What Is Wind Music?
In modern music, wind music generally refers to any music played by wind instruments and produced via the breath of the player. More than one category of wind music exists, however. Less commonly, wind music refers to music actually produced by the wind of the Earth, not the breath.
Strictly, instruments capable of producing this type of music include only "aerophone" instruments such as flutes, oboes, clarinets and bassoons, as well as saxophones. These instruments produce sound by causing a column of air to vibrate. Brass labrosones, or "lip vibrated" instruments such as trumpets and french horns, often are classed as a separate family from wind instruments. Technically, labrosones are a subcategory of aerophone, because players cannot cause their lips to vibrate and produce a tone on the instrument without using their breath. Thus, brass instruments sometimes perform with other woodwind instruments, such as the french horn does in a woodwind quintet.
In defining wind music, musicians consider the primary instruments, not the accompaniment. For example, if a composer writes a flute solo with string quartet accompaniment, the flute is the instrument highlighted for virtuosity and tone. The work thus would be classed as wind music despite the presence of the strings, which are not aerophones.
Wind music produced with the breath falls into two large categories: concert and chamber. Concert music requires too many players to be performed well in small rooms. Probably the best example of groups in this category are wind bands, sometimes called wind ensembles, which can have anywhere from 25 to 100 performers and who may march, depending on the band type. Chamber music usually involves less than 10 players. For chamber wind music, solos, duets, trios, quartets and quintets are the most common sizes, although music for groups such as octets and double quintets exist.
Performing wind music requires players to prepare their instruments in ways not required for non-aerophone instruments. The primary consideration is that the instrument usually is much cooler than the breath the player uses, especially if the performance area has extreme air conditioning. Heat makes aerophones go sharp, so before a performance, players literally warm their instruments by blowing into it without the reed or holding it in their hands, preferably for at least five minutes. This helps prevent pitch from changing dramatically when playing, as well as damage such as cracks from the rapid temperature shift. "Warm up" for non-aerophones is more about getting the muscles of the body, particularly of the fingers and mouth, ready for the movements required in performance.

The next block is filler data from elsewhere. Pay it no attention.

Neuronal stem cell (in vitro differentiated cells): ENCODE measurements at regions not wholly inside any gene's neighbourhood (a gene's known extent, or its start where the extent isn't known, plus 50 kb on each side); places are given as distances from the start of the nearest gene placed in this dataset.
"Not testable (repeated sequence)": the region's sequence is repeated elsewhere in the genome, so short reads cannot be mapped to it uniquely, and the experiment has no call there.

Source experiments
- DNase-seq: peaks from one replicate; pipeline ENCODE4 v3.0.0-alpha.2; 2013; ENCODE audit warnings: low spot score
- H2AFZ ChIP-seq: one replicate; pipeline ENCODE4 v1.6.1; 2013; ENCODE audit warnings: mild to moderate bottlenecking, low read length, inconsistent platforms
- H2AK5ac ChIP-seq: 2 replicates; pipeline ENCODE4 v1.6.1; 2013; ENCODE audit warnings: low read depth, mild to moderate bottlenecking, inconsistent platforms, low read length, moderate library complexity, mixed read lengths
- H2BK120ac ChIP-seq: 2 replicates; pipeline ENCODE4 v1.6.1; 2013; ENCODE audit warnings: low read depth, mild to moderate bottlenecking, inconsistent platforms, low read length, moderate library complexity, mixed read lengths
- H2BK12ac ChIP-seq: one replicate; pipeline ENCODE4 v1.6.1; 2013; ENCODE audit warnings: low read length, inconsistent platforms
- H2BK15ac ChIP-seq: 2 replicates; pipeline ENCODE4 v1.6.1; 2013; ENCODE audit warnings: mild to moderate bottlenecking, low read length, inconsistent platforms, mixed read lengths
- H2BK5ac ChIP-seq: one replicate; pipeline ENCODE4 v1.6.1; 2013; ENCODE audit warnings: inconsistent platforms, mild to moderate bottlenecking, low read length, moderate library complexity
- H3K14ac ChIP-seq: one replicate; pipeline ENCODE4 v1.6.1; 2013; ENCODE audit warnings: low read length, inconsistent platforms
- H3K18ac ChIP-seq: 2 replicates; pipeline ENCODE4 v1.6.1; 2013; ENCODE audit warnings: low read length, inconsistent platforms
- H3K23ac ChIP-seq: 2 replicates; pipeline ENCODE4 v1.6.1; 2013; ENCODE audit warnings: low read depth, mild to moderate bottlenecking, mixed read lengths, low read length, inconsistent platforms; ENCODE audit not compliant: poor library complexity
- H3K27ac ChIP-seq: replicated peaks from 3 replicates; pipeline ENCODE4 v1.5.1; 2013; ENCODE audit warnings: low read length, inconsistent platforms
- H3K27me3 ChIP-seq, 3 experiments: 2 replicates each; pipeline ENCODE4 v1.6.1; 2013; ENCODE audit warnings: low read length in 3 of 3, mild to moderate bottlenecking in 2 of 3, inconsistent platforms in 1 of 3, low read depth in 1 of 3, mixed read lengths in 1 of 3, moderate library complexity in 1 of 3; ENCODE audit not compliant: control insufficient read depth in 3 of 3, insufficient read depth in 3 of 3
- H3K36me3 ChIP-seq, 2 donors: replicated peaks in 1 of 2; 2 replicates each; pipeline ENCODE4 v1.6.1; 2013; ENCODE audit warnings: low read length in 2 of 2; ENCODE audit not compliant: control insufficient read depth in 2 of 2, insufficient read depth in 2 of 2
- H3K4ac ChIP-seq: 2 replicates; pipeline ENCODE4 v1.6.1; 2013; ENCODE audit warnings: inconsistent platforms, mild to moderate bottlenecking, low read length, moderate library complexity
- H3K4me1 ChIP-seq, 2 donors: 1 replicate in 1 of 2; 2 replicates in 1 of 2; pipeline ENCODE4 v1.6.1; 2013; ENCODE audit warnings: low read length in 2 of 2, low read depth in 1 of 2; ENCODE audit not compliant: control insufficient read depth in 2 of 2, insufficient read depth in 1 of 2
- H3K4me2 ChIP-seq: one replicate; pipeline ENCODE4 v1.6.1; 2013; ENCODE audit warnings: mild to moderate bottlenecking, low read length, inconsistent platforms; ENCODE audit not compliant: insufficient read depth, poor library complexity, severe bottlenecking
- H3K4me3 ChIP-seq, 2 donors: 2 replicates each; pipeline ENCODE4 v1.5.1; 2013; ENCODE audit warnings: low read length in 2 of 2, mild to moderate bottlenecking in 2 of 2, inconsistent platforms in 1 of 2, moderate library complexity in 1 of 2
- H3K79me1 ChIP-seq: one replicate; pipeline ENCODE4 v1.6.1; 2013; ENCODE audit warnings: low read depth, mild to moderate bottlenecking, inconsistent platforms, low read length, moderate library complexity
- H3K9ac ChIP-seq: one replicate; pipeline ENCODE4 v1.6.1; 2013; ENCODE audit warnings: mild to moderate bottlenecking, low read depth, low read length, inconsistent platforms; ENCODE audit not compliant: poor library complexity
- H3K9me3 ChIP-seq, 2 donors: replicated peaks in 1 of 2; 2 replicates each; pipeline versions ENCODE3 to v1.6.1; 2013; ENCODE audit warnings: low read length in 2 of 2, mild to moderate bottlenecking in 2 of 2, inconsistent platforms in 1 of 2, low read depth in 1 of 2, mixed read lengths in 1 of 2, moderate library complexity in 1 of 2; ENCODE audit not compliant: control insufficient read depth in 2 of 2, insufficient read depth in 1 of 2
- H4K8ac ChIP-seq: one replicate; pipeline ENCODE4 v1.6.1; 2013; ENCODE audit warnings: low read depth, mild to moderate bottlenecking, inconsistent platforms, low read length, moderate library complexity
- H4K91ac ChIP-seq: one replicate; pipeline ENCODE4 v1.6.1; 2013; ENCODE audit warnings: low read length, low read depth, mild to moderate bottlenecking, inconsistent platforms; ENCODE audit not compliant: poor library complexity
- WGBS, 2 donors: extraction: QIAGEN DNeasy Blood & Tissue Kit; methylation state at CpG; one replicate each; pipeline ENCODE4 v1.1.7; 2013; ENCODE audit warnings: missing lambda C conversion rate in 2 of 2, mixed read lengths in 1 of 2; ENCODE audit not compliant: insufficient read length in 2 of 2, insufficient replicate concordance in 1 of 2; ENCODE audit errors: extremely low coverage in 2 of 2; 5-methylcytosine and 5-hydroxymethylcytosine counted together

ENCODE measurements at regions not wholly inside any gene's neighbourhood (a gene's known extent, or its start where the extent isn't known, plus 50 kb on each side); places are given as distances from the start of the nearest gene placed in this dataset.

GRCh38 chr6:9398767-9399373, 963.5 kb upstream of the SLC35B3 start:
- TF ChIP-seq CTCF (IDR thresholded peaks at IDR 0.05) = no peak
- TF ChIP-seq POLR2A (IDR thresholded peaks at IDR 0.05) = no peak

Another consideration for wind players is sustain of pitch. Some players are capable of techniques such as circular breathing, but typically, players can sustain notes only so long as they can continue to push air from their lungs. This isn't the case with non-aerophone instruments. A string player, for example, can sustain a pitch for an entire pitch if necessary, although they must change bow direction to keep the sound going. Composers have to take this into consideration when writing music and check that phrases are not constructed in ways that prevent taking a good breath.
When referring to music produced without the breath, wind music refers to sounds made by instruments such as the Aeolian harp or even wind chimes. Because these instruments rely on the wind for tonal production, their sounds are unpredictable and aleotoric, meaning they are left to chance. There really is no way to compose this type of wind music as a result, although recordings of the sounds produced could be transcribed and written down if desired.
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